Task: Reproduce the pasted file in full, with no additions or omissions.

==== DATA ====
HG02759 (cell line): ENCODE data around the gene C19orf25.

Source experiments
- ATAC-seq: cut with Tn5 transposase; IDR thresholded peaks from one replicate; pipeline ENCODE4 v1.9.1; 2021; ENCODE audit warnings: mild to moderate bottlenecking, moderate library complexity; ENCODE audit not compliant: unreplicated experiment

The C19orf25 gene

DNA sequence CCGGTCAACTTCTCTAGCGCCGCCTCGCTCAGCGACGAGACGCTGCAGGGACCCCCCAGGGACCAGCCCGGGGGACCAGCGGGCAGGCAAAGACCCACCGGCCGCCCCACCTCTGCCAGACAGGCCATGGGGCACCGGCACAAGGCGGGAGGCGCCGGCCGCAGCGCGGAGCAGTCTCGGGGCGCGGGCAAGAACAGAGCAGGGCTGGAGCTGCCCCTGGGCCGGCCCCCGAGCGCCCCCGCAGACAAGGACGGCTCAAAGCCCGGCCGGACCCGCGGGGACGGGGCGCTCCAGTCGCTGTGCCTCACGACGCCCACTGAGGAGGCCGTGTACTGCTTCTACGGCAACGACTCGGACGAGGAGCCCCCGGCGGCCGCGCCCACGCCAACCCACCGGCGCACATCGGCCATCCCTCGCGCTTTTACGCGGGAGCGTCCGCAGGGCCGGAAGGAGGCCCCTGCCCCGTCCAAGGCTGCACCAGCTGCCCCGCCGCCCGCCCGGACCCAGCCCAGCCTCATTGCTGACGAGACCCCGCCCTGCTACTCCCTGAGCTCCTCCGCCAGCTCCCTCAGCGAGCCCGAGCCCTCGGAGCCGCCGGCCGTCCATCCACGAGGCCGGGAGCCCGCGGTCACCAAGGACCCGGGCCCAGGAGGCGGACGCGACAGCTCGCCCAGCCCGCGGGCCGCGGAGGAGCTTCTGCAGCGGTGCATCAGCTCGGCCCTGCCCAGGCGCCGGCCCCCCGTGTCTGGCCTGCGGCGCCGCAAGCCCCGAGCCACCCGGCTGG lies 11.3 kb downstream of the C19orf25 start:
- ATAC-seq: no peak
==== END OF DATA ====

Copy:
HG02759 (cell line): ENCODE data around the gene C19orf25.

Source experiments
- ATAC-seq: cut with Tn5 transposase; IDR thresholded peaks from one replicate; pipeline ENCODE4 v1.9.1; 2021; ENCODE audit warnings: mild to moderate bottlenecking, moderate library complexity; ENCODE audit not compliant: unreplicated experiment

The C19orf25 gene

DNA sequence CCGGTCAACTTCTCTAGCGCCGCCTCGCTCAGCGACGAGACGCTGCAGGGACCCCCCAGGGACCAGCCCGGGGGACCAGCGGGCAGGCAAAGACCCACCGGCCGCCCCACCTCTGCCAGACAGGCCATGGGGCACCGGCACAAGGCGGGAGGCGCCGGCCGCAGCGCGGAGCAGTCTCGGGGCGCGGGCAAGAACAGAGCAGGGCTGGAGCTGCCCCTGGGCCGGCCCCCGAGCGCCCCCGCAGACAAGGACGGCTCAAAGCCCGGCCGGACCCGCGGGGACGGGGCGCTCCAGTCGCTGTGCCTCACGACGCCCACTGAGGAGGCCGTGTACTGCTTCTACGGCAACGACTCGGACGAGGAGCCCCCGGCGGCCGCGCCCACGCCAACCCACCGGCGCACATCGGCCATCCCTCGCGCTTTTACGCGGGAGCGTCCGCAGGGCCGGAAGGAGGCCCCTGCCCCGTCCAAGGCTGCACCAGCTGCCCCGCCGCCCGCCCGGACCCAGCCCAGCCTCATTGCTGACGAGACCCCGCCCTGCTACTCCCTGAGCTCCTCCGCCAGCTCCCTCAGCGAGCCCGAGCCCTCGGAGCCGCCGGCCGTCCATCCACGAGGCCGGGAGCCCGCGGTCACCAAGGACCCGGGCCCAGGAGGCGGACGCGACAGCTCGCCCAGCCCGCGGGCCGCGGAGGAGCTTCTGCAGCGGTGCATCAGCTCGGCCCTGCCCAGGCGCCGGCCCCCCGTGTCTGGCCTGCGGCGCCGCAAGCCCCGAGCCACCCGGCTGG lies 11.3 kb downstream of the C19orf25 start:
- ATAC-seq: no peak